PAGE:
Post Content

shutterstock_605076548

Holiday decorations are a surefire way to boost a community’s holiday spirit. The bright colors and lights of the holiday decorations make the 4:00 p.m. sunset a little easier to handle.  When I’m decorating, my training kicks in and I think about safety as I pull out my step ladder.  What comes to my mind before I use the step ladder?  The ladder should be set on stable ground, it should only be used in the open position, and to never stand on the top or top step of the step ladder.  These tips are also helpful if your employer has asked you to decorate your workplace.

While out running around, whether it is to go shopping, commuting to or from work, or visiting friends and family, have you ever thought about how all of these holiday decorations got into place?  A lot of the decorations you see around town and in malls are hung in locations that the worker might not be able to reach, even if they were using the tallest ladder.  So how did those lights get all the way to the top of that large tree on the common?

installation-of-holiday-lightsThere is a good chance that those outdoor lights, signs and motifs around town were hung using an aerial lift.  Your first thought might be that aerial lifts might be safer to use than ladders, right?  But without the proper training first, the worker using these tools and equipment might very easily be injured and these injuries can be severe.  In addition, employers must also make sure that the appropriate safety equipment is provided to their employees.  Workers in the aerial lift should be wearing fall protection provided to them by the employer.

I’m sure we all want the people who are decorating the cities and towns where we live, work, and play in to be able to go home safely and enjoy the holidays with their families.  So as we celebrate the holidays this season and are enjoying the decorations, let’s keep these workers safe so they can do just that.  When driving, give workers along roadways the space they need. If your loved ones are using aerial lifts, remind them about wearing fall protection.  Oh and remember that in the New Year, these same workers will once again be on their precarious perches taking down the decorations.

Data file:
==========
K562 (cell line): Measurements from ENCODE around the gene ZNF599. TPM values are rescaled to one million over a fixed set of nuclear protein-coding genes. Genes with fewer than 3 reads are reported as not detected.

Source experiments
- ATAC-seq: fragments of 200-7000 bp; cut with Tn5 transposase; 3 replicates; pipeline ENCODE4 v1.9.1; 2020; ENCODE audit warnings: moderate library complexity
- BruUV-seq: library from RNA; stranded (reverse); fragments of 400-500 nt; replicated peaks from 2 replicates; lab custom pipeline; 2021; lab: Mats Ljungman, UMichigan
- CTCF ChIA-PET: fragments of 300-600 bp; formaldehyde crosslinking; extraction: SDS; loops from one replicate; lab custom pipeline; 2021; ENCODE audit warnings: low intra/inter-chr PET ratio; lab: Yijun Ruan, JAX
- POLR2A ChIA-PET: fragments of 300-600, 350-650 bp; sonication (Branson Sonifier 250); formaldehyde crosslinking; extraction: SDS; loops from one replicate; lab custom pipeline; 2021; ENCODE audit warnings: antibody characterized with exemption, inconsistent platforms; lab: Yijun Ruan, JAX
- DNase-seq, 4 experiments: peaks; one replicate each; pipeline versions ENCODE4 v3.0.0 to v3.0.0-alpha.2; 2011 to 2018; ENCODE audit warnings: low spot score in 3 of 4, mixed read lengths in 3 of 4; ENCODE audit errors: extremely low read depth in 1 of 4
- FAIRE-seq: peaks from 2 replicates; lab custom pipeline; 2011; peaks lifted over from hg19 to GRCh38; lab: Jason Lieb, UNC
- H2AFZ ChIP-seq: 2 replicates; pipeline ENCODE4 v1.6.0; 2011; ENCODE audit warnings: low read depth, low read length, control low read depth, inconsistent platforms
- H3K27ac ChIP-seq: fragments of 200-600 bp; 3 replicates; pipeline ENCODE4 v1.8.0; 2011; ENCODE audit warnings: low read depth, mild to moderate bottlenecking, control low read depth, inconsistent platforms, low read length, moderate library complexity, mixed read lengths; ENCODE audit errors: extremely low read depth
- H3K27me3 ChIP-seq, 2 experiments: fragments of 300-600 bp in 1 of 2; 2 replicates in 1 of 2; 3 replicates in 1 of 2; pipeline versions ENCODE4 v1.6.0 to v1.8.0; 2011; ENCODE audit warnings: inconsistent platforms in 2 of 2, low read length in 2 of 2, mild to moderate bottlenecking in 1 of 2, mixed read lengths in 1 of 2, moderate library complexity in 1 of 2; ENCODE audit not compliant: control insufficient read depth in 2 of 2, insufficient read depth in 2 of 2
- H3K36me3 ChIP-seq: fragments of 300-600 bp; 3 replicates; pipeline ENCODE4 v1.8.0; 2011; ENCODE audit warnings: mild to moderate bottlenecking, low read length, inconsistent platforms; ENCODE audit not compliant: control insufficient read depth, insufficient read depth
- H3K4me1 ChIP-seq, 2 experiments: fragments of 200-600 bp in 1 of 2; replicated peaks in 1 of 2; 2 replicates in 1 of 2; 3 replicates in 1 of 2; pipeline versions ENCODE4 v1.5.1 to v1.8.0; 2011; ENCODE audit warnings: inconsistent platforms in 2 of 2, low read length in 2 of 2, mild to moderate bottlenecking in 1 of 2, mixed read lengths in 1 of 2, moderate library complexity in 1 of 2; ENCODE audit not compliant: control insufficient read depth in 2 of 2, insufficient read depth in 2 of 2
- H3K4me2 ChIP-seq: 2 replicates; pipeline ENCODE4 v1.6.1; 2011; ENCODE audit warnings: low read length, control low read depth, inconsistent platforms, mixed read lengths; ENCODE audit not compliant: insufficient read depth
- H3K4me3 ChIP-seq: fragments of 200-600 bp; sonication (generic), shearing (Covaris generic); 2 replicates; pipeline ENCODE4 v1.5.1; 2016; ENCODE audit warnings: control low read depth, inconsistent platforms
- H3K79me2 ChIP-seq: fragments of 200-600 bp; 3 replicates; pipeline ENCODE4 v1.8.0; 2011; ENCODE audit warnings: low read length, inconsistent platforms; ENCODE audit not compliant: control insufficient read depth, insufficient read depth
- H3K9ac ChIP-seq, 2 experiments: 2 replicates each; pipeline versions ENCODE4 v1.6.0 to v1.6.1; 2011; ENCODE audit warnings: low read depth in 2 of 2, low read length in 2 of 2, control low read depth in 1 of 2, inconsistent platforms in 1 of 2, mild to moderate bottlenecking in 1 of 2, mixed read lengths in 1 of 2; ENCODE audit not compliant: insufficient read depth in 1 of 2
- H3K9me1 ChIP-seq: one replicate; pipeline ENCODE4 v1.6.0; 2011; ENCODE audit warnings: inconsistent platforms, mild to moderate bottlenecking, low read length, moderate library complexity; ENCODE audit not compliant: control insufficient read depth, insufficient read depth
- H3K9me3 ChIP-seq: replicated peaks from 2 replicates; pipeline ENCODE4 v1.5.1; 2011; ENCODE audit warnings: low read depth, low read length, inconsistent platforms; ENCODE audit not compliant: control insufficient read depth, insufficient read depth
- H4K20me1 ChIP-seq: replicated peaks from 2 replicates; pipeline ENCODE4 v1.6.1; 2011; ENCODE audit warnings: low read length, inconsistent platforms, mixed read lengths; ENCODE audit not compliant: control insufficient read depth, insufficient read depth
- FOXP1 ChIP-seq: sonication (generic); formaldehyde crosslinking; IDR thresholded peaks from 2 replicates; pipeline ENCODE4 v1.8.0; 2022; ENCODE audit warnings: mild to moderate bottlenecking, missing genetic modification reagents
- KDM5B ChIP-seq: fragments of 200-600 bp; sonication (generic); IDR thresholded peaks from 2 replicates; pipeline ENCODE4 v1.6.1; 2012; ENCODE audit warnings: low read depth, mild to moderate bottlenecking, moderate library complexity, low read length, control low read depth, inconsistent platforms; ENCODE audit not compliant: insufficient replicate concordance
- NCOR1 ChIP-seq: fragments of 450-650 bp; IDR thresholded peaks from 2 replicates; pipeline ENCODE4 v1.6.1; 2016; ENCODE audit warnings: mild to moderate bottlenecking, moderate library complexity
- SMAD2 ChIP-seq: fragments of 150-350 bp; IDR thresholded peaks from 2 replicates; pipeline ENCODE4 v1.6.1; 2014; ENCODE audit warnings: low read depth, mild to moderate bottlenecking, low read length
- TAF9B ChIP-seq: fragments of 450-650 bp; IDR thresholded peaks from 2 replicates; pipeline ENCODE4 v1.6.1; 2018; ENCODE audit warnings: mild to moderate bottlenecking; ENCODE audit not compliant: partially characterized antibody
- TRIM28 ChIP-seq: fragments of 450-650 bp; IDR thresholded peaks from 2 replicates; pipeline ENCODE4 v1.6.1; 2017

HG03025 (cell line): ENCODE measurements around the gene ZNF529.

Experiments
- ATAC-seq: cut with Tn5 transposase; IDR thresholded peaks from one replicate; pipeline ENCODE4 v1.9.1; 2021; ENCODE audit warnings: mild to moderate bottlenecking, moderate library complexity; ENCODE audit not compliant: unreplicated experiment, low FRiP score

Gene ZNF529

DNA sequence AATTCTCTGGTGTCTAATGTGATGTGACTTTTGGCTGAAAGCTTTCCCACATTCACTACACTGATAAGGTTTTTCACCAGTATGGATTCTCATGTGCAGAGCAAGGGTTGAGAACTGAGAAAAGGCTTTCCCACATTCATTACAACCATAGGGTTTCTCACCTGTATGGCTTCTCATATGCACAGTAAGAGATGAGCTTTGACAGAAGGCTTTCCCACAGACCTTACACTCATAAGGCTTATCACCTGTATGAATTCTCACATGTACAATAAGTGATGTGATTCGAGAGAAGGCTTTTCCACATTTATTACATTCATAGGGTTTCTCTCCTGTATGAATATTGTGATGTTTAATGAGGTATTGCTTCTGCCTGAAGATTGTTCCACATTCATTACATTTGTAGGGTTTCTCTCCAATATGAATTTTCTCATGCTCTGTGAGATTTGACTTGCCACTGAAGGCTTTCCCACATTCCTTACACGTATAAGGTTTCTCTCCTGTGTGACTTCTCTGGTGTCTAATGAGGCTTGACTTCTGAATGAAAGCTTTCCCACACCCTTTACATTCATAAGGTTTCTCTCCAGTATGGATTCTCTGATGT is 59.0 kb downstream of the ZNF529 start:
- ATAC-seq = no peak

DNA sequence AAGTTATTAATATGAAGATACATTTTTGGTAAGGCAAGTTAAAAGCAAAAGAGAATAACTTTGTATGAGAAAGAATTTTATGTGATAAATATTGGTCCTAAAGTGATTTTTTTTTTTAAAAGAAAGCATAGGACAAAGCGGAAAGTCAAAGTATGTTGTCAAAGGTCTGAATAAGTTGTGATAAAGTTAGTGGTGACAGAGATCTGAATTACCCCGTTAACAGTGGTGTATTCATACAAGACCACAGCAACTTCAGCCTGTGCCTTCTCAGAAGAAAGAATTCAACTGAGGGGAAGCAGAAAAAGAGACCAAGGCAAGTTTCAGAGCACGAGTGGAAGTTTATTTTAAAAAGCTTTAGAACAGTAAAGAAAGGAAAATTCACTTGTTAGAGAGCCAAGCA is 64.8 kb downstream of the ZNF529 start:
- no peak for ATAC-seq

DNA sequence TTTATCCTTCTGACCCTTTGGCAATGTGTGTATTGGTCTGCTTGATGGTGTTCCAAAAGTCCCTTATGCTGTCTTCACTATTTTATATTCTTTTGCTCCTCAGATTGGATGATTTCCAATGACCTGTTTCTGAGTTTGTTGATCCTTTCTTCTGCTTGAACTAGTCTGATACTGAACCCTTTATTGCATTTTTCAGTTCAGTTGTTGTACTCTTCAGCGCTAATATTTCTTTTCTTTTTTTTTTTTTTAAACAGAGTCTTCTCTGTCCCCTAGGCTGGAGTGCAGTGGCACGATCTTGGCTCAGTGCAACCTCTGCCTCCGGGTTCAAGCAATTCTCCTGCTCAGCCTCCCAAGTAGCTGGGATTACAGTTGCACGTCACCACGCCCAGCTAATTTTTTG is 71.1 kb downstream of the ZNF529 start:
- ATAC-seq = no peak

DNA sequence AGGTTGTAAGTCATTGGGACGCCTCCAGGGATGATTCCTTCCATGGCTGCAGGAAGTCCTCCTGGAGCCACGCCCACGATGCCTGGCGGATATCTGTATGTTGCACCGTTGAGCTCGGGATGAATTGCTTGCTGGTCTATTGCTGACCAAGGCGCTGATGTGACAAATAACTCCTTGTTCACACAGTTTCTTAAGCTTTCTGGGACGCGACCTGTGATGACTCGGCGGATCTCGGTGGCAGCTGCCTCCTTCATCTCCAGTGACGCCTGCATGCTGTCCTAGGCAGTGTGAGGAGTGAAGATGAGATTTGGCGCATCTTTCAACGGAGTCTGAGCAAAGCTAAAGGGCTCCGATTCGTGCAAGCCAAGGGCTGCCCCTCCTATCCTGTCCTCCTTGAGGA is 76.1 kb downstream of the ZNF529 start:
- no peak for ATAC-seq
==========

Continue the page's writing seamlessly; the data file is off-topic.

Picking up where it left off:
Written By:


Occupational Fatality Projects Coordinator, Occupational Health Surveillance Program

Tags: , , , , , , , , ,

Recent Posts

Elevating the Essential Workforce posted on Apr 11

Elevating the Essential Workforce

Written by Emily Sparer-Fine, Director of the Occupational Health and Surveillance Program Essential workers encompass a wide variety of occupations, many of which are familiar to us: health care workers, police, fire and other emergency personnel, transit workers and grocery workers, while other workers equally   …Continue Reading Elevating the Essential Workforce

Uplifting Mental Health and Wellness posted on Apr 10

Uplifting Mental Health and Wellness

Written by Nicole Schmitt of the Bureau of Substance Addiction Services To address the needs of individuals at high risk for overdose and other medical complications associated with substance use, the Massachusetts Department of Public Health (DPH) Bureau of Substance Addiction Services awarded contracts to   …Continue Reading Uplifting Mental Health and Wellness

Building COVID-19 Resilience for Families of Children with Special Health Needs posted on Apr 9

Building COVID-19 Resilience for Families of Children with Special Health Needs

Written by Elaine Gabovitch of the Bureau of Family Health and Nutrition Emergency care plans (ECPs) are important tools that families of children with special health needs can use to prepare for their children’s safety and wellbeing during COVID-19 and other health related emergencies. Having   …Continue Reading Building COVID-19 Resilience for Families of Children with Special Health Needs